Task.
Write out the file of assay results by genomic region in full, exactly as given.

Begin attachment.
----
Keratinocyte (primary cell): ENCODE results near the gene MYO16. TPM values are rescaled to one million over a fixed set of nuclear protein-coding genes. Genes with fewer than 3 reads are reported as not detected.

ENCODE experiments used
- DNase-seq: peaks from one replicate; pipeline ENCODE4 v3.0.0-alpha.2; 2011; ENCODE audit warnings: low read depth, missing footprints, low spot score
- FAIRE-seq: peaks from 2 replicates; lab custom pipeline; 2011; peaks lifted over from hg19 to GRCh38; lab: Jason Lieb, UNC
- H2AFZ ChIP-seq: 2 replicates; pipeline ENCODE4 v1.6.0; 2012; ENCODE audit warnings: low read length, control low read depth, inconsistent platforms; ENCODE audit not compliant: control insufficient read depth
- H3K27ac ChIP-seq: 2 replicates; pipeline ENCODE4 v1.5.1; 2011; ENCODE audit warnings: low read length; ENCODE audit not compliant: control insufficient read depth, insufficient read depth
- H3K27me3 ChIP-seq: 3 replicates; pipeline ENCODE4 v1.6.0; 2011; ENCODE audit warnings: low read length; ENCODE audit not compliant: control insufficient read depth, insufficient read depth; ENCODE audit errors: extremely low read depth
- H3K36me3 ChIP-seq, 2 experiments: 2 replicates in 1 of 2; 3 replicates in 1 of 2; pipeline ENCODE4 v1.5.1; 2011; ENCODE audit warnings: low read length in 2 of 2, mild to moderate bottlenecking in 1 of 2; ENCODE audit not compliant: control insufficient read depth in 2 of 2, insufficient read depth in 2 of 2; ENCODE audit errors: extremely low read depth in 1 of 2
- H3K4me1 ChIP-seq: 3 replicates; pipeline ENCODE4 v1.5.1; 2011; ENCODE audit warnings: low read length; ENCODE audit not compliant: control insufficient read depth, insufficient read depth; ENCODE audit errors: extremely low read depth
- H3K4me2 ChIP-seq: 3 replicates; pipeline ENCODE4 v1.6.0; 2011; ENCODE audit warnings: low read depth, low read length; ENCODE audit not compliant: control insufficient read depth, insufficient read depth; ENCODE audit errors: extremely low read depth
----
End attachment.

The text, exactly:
Keratinocyte (primary cell): ENCODE results near the gene MYO16. TPM values are rescaled to one million over a fixed set of nuclear protein-coding genes. Genes with fewer than 3 reads are reported as not detected.

ENCODE experiments used
- DNase-seq: peaks from one replicate; pipeline ENCODE4 v3.0.0-alpha.2; 2011; ENCODE audit warnings: low read depth, missing footprints, low spot score
- FAIRE-seq: peaks from 2 replicates; lab custom pipeline; 2011; peaks lifted over from hg19 to GRCh38; lab: Jason Lieb, UNC
- H2AFZ ChIP-seq: 2 replicates; pipeline ENCODE4 v1.6.0; 2012; ENCODE audit warnings: low read length, control low read depth, inconsistent platforms; ENCODE audit not compliant: control insufficient read depth
- H3K27ac ChIP-seq: 2 replicates; pipeline ENCODE4 v1.5.1; 2011; ENCODE audit warnings: low read length; ENCODE audit not compliant: control insufficient read depth, insufficient read depth
- H3K27me3 ChIP-seq: 3 replicates; pipeline ENCODE4 v1.6.0; 2011; ENCODE audit warnings: low read length; ENCODE audit not compliant: control insufficient read depth, insufficient read depth; ENCODE audit errors: extremely low read depth
- H3K36me3 ChIP-seq, 2 experiments: 2 replicates in 1 of 2; 3 replicates in 1 of 2; pipeline ENCODE4 v1.5.1; 2011; ENCODE audit warnings: low read length in 2 of 2, mild to moderate bottlenecking in 1 of 2; ENCODE audit not compliant: control insufficient read depth in 2 of 2, insufficient read depth in 2 of 2; ENCODE audit errors: extremely low read depth in 1 of 2
- H3K4me1 ChIP-seq: 3 replicates; pipeline ENCODE4 v1.5.1; 2011; ENCODE audit warnings: low read length; ENCODE audit not compliant: control insufficient read depth, insufficient read depth; ENCODE audit errors: extremely low read depth
- H3K4me2 ChIP-seq: 3 replicates; pipeline ENCODE4 v1.6.0; 2011; ENCODE audit warnings: low read depth, low read length; ENCODE audit not compliant: control insufficient read depth, insufficient read depth; ENCODE audit errors: extremely low read depth